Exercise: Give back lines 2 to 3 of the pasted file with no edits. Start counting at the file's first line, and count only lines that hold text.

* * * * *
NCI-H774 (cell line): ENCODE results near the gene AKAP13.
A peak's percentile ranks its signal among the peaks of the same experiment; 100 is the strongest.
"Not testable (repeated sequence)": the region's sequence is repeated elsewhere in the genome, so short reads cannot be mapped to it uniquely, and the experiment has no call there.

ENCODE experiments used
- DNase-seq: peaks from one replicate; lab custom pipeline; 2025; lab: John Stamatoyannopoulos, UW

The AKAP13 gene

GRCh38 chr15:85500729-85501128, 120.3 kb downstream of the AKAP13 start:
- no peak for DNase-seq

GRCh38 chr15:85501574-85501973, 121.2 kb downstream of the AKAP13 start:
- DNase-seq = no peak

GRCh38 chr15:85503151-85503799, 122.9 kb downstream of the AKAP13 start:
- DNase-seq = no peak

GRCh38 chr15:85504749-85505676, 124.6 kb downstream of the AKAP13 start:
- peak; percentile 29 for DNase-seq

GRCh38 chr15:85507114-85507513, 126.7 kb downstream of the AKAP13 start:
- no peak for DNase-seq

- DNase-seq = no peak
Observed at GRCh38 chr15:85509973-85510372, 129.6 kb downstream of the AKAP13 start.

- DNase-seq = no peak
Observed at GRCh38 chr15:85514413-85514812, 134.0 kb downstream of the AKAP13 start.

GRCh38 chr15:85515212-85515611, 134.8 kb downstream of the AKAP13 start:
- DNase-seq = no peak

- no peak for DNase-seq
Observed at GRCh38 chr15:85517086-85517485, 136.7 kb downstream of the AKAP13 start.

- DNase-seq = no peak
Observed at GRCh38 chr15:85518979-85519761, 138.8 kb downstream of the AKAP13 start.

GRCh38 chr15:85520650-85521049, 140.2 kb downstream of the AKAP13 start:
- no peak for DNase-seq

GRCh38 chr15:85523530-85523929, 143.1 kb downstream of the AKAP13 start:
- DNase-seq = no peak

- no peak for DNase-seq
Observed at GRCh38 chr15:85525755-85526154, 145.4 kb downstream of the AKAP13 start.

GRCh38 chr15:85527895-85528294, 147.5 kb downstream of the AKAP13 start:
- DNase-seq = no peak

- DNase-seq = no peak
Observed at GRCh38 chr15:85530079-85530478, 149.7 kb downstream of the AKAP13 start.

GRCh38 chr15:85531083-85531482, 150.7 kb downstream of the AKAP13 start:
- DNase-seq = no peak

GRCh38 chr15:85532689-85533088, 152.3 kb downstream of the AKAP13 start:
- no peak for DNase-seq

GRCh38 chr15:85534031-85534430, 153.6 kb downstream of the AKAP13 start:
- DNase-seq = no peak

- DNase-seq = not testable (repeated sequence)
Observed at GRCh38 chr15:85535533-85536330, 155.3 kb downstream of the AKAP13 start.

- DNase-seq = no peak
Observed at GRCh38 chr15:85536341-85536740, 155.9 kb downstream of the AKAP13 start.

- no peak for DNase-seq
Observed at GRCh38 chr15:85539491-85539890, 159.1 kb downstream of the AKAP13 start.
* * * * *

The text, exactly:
A peak's percentile ranks its signal among the peaks of the same experiment; 100 is the strongest.
"Not testable (repeated sequence)": the region's sequence is repeated elsewhere in the genome, so short reads cannot be mapped to it uniquely, and the experiment has no call there.